Review: Jennifer Nettles searches for herself on ‘That Girl’
When Jennifer Nettles rhymes “a little kiss of freedom” with “a little room for breathin’” in her song “Me Without You,” context tells us she’s singing about the relief that accompanies the end of a troubled romantic relationship.
On her first solo album, though, the frontwoman of Sugarland might also be describing her escape from a country-music establishment that didn’t always appreciate her quirks. In 2010, for instance, at least a few radio stations took it on themselves to create an unauthorized edit of Sugarland’s song “Stuck Like Glue” that did away with a verse in which Nettles raps in a faux-Jamaican patois.
“Nobody would change Van Gogh’s ‘Starry Night,’” the duo’s manager told Billboard at the time. “Touching their art -- it’s so presumptuous.”
Yet now that she’s out on her own, Nettles taps into that sense of freedom only intermittently on “That Girl,” which comes nearly four years after Sugarland’s last album and follows a series of digital singles by the duo’s other member, Kristian Bush. Just as often here, Nettles still sounds like a square peg.
The round hole has changed, though. To help make “That Girl,” Nettles turned to Rick Rubin, the amply bearded record producer who’s become something of a spirit guide to musicians in search of artistic truth (or the appearance of it anyway). As usual, Rubin convened his go-to wrecking crew of session players -- including Beck’s guitarist Smokey Hormel and drummer Chad Smith of Red Hot Chili Peppers -- at his bucolic studio in Malibu, where he’s hosted acts as varied as Metallica and Adele.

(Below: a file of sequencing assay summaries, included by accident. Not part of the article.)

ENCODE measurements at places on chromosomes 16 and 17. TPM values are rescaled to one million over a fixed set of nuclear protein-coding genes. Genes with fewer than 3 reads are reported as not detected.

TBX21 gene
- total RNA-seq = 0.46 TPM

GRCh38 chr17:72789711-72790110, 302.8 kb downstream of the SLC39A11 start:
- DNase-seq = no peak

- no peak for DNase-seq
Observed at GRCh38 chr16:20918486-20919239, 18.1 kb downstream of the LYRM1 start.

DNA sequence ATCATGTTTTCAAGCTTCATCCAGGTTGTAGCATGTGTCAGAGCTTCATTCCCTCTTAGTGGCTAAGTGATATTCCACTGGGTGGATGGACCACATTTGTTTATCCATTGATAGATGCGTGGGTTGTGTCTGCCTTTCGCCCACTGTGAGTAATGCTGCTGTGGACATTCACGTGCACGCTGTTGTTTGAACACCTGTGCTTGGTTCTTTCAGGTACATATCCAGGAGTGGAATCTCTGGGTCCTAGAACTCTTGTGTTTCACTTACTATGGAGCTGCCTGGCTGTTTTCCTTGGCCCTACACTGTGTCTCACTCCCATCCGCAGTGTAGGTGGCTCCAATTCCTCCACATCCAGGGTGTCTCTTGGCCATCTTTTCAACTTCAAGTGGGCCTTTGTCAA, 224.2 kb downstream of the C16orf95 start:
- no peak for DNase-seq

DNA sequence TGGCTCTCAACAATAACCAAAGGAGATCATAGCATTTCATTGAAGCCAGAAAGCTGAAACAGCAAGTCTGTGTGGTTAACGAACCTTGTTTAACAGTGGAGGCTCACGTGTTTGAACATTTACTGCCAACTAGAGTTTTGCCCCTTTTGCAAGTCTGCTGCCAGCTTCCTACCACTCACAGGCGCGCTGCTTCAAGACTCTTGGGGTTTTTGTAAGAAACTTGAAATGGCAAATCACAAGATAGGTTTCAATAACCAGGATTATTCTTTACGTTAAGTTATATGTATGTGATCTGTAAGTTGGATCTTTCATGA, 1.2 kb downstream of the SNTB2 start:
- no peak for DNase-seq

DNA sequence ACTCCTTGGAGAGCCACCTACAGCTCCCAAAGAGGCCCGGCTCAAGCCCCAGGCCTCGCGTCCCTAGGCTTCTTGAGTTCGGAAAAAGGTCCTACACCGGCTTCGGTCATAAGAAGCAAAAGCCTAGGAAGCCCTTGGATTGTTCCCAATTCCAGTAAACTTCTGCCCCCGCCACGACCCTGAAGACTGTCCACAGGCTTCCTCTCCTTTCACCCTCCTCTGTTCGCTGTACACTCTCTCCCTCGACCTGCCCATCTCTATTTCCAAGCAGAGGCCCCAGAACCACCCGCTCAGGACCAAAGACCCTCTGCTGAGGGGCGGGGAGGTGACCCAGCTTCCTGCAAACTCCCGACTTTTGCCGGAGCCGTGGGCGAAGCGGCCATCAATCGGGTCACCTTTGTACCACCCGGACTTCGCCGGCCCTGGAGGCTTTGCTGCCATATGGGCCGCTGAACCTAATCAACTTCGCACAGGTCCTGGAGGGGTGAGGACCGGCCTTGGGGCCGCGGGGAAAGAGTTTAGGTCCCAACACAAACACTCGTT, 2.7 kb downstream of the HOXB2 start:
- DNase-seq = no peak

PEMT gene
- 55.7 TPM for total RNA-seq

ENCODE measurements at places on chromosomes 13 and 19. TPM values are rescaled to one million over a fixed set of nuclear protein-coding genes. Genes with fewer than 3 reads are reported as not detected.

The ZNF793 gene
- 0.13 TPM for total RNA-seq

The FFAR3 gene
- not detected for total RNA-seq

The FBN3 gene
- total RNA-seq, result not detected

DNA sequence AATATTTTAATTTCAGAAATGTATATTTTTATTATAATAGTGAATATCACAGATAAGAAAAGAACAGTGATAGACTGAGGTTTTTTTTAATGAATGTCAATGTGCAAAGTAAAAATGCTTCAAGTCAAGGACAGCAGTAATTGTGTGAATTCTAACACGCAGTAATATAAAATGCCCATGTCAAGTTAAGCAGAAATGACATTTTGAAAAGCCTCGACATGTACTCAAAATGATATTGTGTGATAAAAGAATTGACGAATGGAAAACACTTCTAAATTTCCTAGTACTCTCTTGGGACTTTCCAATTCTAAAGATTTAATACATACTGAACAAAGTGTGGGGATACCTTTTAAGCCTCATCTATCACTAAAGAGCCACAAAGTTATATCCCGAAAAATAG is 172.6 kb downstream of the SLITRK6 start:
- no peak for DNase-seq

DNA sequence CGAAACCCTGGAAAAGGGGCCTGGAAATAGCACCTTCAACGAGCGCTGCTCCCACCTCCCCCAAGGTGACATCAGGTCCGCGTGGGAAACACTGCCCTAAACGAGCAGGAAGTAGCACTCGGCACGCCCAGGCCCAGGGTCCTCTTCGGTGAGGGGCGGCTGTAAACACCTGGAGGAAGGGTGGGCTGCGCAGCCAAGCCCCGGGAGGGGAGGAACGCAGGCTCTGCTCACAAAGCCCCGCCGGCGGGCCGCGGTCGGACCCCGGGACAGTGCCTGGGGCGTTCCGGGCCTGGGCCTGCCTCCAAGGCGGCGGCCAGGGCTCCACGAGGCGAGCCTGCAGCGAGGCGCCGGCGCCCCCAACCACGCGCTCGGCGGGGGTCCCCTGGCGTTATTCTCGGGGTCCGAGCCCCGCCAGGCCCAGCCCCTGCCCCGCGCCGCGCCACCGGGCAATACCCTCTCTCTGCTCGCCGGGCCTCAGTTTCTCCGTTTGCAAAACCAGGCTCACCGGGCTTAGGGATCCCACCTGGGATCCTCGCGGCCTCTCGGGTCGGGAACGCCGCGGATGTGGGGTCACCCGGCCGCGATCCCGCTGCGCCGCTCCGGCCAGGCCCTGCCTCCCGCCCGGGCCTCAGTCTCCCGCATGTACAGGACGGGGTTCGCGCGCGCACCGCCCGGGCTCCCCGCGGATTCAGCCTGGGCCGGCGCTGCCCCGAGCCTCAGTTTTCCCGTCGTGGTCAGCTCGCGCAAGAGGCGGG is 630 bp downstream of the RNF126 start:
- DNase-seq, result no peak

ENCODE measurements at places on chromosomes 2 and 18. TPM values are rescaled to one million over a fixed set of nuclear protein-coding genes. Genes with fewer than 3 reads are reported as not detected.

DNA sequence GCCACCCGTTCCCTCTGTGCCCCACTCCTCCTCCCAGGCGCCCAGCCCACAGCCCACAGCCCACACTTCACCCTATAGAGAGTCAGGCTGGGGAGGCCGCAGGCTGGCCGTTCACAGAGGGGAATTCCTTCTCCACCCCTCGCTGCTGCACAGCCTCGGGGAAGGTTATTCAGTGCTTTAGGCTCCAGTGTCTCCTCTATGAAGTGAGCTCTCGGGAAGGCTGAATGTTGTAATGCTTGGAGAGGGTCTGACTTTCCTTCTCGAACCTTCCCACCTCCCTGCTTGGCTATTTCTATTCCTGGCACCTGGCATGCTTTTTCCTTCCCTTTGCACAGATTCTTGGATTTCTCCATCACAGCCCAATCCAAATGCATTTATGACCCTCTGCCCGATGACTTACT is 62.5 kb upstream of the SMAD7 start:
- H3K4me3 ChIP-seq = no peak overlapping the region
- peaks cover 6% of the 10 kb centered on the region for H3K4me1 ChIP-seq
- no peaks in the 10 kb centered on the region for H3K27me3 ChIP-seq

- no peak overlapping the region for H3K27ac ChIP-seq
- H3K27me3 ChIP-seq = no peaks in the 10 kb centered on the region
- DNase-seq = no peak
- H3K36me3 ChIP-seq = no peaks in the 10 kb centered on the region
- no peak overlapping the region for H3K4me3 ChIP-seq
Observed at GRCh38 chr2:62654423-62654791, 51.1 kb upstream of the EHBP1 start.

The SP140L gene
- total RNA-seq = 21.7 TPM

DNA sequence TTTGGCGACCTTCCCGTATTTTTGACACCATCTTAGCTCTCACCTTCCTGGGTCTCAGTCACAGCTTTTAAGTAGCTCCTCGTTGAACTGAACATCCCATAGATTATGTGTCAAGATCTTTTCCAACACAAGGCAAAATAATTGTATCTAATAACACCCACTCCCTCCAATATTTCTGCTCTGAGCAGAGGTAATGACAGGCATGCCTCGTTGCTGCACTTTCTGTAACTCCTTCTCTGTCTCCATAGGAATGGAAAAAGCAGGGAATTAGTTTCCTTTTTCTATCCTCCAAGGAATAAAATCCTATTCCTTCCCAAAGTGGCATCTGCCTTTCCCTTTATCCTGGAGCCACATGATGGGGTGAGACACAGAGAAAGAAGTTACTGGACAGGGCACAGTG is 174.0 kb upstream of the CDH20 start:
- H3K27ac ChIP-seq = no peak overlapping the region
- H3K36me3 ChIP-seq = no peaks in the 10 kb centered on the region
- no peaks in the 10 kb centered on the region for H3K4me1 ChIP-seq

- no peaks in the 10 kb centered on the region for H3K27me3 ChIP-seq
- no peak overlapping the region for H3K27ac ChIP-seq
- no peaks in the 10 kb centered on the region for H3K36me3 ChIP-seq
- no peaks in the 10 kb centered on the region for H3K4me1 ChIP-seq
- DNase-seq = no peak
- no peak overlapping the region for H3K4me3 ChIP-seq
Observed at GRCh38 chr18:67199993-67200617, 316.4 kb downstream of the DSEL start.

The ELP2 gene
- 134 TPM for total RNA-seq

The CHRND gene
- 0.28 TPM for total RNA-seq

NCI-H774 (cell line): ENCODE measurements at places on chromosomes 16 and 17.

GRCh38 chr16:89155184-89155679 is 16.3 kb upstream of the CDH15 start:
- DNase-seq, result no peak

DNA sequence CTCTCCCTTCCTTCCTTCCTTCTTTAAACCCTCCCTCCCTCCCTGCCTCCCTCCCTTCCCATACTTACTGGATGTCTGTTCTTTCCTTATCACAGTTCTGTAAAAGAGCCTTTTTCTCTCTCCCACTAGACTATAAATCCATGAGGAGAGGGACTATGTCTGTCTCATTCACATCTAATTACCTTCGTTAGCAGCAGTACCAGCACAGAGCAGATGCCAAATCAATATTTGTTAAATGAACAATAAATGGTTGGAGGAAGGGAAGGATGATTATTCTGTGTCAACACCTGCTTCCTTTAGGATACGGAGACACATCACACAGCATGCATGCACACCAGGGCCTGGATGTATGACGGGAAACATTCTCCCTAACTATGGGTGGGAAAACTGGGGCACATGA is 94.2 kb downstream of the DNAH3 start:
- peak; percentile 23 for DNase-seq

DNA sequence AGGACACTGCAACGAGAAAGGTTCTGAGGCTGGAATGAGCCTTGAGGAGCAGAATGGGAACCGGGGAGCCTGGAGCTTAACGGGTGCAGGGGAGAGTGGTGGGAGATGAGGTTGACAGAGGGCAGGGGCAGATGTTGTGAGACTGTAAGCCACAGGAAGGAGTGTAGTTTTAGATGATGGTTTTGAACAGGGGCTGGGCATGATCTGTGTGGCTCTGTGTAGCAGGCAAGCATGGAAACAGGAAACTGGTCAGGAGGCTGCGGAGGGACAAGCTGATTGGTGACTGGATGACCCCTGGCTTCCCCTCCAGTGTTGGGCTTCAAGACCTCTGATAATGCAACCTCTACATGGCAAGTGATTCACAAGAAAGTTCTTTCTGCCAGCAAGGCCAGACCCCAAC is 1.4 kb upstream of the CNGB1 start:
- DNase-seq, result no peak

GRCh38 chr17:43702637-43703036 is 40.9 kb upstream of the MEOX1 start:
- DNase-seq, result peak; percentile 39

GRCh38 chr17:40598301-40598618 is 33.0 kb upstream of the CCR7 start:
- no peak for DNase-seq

And more than anything else, it’s the rootsy retro-soul of the latter’s hugely successful “21” that Nettles seems to be going for in songs such as the horn-laced “Good Time to Cry” and “Falling,” which feels like a blurry carbon copy of Adele’s “Don’t You Remember.” (Nettles wrote or co-wrote all but one of the 11 songs on “That Girl.”)
But if the vocalist brought an impressive soulfulness to some of Sugarland’s best songs -- “Stay,” from 2006, has lost none of its stark beauty -- her full-blast singing sounds sorely out of place in the flimsier material here; it totally overwhelms acoustic ballads such as “This Angel” and “Thank You,” like a fire hose spraying at a matchstick house.
She’s more comfortable -- and more convincing -- in a handful of rowdier uptempo cuts: “Know You Wanna Know,” about the allure of celebrity gossip; “Moneyball,” with some appealingly earnest thoughts regarding technology’s forward march; and “That Girl,” a clever riff on Dolly Parton’s “Jolene” in which Nettles declines to play the home-wrecker.
But the title track isn’t the only tune about coveting another woman’s man -- there’s also “Jealousy,” easily the album’s best song and one that finally provides the breathing room she’s evidently seeking. Slackening her voice over a breezy countrypolitan shuffle, Nettles seems completely delighted to be delivering these lines: “I didn’t really mean to cause such an ugly scene / Showing up at your house, half-drunk and crazy / Bitch, I called you out.”
After that, she recalls a party where she poured her whiskey down the back of the woman’s dress. And after that, she proposes a kind of truce: “I won’t tell anyone you bought a new pair / I’ll even tolerate your skanky fake hair / ’Cause we both know you win.” Her loss sounds liberating.
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